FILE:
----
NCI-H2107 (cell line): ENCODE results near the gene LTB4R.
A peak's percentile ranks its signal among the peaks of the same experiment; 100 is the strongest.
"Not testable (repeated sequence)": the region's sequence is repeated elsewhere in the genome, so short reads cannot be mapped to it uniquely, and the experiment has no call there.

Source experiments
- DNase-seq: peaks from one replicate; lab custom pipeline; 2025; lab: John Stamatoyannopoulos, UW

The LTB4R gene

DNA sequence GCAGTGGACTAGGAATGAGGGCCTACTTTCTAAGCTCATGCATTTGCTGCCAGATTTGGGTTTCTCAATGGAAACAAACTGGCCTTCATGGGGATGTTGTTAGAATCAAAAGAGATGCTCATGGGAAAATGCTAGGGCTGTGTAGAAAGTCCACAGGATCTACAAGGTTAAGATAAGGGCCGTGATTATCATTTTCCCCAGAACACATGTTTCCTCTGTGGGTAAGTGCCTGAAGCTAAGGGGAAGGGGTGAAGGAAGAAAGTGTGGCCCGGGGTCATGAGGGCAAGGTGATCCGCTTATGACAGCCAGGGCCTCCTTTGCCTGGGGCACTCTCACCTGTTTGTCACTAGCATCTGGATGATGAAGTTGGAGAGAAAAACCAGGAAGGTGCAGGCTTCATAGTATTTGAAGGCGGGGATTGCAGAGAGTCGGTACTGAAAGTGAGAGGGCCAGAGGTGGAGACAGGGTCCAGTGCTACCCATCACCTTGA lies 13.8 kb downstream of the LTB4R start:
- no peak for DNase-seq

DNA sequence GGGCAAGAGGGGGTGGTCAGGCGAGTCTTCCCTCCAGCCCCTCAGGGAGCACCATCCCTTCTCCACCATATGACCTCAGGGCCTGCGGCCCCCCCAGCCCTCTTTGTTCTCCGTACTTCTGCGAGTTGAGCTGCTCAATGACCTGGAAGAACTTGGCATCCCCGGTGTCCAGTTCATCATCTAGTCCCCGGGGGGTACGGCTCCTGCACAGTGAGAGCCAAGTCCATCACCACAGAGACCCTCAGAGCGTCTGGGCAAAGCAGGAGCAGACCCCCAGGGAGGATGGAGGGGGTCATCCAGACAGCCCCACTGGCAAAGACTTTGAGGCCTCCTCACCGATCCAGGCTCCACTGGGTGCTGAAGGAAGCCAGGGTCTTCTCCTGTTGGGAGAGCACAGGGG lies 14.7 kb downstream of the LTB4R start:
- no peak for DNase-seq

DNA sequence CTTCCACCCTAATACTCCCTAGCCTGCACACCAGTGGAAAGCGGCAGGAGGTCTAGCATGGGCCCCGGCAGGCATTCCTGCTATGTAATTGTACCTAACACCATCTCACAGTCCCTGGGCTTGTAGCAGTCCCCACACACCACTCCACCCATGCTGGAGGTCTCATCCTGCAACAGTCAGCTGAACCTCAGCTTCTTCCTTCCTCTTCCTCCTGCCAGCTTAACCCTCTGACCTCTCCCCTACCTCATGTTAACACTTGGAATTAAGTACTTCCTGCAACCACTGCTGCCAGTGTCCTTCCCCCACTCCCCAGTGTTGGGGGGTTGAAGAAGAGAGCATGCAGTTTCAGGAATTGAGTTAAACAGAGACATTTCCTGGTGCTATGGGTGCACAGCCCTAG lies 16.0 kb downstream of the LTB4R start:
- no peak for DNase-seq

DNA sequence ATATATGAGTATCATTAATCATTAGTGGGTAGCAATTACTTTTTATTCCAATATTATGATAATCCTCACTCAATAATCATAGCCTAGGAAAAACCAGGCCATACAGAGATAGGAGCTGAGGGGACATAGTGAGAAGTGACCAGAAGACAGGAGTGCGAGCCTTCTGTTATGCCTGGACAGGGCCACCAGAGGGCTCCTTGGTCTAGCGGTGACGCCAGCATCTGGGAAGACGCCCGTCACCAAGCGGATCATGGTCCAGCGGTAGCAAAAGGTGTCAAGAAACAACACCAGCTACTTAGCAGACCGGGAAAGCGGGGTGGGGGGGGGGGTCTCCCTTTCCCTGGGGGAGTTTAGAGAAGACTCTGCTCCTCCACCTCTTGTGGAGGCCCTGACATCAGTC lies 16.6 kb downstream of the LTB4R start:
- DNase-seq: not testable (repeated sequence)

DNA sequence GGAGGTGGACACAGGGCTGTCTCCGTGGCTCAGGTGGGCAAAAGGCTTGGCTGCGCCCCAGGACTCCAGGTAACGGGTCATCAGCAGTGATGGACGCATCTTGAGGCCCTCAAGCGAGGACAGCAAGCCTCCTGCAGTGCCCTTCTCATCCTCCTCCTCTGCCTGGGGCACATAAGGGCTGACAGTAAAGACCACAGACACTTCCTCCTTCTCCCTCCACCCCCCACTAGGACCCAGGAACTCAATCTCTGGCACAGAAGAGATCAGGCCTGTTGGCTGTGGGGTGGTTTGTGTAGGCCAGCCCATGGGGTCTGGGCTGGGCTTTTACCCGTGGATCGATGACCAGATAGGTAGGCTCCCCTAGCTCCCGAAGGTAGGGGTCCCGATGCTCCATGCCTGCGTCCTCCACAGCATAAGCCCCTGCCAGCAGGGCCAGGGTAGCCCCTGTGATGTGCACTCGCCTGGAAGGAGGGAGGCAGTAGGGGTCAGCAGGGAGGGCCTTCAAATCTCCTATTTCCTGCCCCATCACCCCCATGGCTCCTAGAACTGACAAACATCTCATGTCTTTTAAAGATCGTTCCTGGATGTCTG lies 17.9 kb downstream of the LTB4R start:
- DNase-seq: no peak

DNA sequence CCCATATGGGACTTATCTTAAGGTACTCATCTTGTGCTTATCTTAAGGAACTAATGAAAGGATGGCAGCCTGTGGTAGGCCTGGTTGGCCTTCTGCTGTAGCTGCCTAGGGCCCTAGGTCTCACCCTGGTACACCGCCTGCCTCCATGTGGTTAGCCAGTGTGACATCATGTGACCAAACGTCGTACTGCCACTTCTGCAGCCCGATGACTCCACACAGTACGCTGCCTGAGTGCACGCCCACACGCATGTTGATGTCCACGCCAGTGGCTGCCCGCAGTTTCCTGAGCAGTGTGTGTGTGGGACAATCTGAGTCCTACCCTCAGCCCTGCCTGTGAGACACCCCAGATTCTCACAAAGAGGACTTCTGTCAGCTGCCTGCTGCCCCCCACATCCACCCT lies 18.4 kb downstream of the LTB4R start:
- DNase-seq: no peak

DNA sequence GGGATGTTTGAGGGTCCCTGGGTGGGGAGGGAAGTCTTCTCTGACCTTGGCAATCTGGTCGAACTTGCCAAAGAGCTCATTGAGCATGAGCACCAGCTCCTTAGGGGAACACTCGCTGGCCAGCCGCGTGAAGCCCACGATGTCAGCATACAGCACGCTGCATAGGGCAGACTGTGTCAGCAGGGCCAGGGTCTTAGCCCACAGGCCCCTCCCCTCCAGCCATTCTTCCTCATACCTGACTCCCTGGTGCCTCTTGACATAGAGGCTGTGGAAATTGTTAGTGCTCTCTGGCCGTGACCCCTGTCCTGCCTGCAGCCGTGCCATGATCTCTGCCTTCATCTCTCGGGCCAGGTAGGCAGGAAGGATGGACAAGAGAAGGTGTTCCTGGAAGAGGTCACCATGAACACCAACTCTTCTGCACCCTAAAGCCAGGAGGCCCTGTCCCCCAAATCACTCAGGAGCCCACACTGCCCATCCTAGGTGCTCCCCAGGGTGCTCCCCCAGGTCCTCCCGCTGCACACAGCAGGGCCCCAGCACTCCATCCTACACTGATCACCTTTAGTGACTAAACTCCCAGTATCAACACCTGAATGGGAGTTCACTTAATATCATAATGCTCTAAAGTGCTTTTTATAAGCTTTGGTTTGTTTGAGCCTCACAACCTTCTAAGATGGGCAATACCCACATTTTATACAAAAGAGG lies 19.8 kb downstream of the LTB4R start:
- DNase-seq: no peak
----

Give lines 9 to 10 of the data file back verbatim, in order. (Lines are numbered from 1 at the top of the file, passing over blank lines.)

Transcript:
DNA sequence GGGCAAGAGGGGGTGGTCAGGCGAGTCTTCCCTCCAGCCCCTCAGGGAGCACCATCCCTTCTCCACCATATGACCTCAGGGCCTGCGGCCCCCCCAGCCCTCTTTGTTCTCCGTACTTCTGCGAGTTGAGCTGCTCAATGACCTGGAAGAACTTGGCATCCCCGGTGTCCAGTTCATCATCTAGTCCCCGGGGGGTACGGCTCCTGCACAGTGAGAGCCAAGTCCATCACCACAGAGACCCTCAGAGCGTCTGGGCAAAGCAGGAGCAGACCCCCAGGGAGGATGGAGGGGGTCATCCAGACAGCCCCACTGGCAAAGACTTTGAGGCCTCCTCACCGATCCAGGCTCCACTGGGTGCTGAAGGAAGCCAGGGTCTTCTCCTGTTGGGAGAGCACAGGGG lies 14.7 kb downstream of the LTB4R start:
- no peak for DNase-seq